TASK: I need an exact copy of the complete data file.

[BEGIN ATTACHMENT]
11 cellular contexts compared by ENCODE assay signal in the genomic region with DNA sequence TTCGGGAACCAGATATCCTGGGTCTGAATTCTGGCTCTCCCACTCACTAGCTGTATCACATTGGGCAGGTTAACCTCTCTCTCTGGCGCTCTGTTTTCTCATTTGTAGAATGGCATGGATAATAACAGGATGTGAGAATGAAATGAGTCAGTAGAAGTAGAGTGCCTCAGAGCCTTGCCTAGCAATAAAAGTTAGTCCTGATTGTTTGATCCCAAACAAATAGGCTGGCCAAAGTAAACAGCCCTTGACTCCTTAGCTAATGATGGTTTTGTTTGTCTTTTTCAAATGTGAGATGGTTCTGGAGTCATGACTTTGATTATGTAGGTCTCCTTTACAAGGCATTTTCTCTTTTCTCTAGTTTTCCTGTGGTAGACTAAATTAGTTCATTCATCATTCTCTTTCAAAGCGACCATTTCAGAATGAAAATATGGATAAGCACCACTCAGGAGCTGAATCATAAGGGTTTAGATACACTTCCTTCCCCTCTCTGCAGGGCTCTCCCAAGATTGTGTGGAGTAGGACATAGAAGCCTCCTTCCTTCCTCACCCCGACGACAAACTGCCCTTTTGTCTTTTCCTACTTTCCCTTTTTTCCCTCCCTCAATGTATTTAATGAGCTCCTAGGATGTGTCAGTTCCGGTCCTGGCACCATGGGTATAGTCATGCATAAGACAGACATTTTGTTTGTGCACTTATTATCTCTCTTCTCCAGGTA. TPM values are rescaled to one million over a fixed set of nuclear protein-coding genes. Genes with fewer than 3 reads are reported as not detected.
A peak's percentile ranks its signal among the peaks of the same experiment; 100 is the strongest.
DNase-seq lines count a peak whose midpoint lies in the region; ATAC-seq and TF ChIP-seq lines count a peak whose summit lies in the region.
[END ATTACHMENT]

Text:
11 cellular contexts compared by ENCODE assay signal in the genomic region with DNA sequence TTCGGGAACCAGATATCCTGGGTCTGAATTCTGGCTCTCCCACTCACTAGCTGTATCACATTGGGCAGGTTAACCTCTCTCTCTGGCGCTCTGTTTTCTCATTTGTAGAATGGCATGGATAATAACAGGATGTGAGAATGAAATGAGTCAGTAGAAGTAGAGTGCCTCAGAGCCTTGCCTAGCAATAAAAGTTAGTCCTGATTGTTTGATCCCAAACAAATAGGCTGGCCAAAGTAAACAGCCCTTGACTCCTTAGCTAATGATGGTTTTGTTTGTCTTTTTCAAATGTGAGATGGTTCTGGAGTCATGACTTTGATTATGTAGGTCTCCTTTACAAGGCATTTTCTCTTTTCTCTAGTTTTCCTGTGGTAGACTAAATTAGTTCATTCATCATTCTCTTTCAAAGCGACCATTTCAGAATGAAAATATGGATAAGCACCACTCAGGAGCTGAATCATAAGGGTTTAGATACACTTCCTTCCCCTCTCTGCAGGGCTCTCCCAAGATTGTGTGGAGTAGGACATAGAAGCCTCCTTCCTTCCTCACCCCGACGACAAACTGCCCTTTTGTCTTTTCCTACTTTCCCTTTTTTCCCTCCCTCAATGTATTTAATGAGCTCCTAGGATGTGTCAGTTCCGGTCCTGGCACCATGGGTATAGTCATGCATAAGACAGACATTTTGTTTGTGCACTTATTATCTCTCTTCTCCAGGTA. TPM values are rescaled to one million over a fixed set of nuclear protein-coding genes. Genes with fewer than 3 reads are reported as not detected.
A peak's percentile ranks its signal among the peaks of the same experiment; 100 is the strongest.
DNase-seq lines count a peak whose midpoint lies in the region; ATAC-seq and TF ChIP-seq lines count a peak whose summit lies in the region.